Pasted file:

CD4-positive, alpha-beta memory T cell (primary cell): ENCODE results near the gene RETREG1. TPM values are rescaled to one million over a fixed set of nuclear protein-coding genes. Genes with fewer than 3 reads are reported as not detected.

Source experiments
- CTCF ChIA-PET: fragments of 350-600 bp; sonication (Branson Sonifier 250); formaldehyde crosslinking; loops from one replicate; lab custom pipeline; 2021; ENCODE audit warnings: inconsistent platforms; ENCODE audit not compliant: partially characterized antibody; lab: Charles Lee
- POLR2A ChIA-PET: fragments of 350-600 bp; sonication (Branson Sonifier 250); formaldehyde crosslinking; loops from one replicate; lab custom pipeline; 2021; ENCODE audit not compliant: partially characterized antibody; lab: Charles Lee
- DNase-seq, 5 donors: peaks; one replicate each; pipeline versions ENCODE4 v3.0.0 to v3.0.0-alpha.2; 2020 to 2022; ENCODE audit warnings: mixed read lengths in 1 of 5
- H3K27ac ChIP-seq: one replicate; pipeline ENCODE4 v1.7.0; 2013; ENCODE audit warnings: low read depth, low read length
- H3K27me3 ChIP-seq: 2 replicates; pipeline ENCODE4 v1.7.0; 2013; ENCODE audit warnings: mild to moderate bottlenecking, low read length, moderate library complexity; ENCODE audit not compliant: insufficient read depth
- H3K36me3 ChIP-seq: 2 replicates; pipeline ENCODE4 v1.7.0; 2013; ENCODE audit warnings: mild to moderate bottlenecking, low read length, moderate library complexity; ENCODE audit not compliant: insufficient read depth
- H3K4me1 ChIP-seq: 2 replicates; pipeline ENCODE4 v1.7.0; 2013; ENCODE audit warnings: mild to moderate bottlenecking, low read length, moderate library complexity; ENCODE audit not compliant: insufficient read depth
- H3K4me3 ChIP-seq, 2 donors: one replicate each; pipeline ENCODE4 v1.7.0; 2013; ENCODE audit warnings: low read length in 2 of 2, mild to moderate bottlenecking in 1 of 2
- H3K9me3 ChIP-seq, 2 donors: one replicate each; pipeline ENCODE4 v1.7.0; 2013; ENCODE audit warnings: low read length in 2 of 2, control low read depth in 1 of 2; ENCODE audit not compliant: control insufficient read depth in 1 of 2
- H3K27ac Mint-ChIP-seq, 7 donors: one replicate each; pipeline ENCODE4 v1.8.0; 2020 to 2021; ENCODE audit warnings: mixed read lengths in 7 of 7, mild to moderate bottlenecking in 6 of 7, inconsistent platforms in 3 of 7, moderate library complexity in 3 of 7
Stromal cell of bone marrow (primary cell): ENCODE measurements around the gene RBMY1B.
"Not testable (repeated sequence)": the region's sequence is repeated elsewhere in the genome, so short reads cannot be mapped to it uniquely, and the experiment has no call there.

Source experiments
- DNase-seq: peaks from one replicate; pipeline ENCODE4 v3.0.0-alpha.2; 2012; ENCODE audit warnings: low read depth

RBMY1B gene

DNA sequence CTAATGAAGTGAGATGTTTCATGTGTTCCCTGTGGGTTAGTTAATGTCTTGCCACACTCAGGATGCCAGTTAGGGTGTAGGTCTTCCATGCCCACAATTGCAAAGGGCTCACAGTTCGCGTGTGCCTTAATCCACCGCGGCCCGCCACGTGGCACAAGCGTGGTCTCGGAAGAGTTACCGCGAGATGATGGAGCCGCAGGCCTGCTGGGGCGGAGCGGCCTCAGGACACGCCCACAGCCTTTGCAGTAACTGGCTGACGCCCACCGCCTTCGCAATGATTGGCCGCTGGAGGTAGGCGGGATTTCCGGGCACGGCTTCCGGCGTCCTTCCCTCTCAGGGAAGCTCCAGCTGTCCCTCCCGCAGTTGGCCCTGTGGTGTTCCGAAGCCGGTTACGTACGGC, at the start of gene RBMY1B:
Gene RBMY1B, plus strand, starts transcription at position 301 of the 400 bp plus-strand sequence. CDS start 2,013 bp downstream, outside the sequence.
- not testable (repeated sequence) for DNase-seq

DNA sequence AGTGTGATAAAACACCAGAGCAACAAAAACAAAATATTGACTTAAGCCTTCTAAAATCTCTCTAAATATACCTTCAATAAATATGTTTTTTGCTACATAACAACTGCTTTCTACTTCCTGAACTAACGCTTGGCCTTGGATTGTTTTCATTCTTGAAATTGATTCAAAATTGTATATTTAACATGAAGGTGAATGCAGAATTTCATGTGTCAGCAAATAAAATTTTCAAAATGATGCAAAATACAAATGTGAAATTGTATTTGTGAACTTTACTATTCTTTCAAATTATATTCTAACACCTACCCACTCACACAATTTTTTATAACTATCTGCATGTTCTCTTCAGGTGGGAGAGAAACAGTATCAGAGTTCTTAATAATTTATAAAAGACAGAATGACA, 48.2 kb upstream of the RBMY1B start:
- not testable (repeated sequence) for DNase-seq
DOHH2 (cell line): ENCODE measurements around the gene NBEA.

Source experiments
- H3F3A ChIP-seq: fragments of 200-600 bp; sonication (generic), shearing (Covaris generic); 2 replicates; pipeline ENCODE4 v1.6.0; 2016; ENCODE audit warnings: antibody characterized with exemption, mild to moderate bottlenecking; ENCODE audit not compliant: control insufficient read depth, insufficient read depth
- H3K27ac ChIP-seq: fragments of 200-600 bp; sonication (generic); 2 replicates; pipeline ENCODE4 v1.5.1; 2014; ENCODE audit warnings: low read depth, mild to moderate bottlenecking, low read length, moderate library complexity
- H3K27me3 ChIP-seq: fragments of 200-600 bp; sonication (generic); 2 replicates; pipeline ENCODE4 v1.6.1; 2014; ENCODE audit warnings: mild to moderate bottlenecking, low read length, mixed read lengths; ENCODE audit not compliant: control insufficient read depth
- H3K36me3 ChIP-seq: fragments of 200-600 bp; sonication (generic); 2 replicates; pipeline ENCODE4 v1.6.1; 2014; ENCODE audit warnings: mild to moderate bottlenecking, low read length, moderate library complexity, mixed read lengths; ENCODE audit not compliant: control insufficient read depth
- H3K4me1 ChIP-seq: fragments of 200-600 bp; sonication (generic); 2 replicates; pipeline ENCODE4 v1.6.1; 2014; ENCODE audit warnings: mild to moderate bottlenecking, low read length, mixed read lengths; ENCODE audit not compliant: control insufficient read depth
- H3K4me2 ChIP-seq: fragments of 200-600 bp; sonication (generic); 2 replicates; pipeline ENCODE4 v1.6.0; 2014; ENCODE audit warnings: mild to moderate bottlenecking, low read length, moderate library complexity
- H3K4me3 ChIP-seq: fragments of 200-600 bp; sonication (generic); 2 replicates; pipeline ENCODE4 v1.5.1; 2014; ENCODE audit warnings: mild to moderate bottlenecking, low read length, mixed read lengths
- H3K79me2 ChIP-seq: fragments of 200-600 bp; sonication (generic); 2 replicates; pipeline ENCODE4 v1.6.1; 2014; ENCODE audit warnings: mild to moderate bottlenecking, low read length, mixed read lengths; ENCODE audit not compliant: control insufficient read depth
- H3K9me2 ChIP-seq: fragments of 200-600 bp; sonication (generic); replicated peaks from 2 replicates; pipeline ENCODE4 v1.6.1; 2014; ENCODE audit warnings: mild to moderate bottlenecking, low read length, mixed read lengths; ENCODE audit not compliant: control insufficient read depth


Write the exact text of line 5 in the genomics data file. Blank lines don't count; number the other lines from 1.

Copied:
- DNase-seq, 5 donors: peaks; one replicate each; pipeline versions ENCODE4 v3.0.0 to v3.0.0-alpha.2; 2020 to 2022; ENCODE audit warnings: mixed read lengths in 1 of 5